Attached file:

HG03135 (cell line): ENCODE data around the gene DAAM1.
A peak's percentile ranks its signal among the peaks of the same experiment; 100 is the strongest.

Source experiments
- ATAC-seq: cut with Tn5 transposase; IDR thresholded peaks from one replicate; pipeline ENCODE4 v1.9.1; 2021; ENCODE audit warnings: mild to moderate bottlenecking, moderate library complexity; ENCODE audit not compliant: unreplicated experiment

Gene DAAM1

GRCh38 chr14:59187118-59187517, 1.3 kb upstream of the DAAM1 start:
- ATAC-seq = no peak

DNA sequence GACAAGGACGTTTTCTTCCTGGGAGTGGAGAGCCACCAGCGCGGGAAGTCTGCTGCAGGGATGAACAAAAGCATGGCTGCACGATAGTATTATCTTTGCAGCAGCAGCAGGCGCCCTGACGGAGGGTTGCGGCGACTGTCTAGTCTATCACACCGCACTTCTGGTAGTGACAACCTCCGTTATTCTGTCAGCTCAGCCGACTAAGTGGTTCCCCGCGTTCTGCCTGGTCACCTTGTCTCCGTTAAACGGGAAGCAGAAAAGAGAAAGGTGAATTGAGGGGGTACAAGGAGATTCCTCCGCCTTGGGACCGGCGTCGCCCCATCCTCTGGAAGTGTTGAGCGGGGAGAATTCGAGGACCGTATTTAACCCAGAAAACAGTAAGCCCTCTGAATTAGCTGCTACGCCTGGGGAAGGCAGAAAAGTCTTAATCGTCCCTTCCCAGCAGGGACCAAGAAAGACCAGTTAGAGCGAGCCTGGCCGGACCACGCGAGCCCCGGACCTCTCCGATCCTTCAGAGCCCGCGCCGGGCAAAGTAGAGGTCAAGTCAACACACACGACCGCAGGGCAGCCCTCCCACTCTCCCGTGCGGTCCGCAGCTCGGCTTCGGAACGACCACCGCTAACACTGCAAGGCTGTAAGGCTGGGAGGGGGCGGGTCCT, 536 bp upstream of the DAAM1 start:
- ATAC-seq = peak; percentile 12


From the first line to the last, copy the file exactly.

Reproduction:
HG03135 (cell line): ENCODE data around the gene DAAM1.
A peak's percentile ranks its signal among the peaks of the same experiment; 100 is the strongest.

Source experiments
- ATAC-seq: cut with Tn5 transposase; IDR thresholded peaks from one replicate; pipeline ENCODE4 v1.9.1; 2021; ENCODE audit warnings: mild to moderate bottlenecking, moderate library complexity; ENCODE audit not compliant: unreplicated experiment

Gene DAAM1

GRCh38 chr14:59187118-59187517, 1.3 kb upstream of the DAAM1 start:
- ATAC-seq = no peak

DNA sequence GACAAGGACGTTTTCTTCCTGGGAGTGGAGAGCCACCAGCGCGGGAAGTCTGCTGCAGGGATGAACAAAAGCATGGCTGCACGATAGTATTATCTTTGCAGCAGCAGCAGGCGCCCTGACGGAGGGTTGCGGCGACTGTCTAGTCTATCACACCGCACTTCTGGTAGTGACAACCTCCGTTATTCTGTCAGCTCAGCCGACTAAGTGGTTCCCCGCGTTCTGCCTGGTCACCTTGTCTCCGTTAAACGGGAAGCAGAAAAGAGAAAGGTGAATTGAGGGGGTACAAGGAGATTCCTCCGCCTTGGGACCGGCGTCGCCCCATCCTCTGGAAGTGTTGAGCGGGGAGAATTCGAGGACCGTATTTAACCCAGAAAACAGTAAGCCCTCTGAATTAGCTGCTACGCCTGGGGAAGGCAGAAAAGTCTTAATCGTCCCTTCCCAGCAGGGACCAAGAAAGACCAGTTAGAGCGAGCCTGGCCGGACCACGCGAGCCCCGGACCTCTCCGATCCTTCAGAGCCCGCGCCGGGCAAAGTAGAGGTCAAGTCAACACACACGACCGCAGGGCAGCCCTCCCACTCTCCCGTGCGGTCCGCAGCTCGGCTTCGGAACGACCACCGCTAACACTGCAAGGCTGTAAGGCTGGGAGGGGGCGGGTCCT, 536 bp upstream of the DAAM1 start:
- ATAC-seq = peak; percentile 12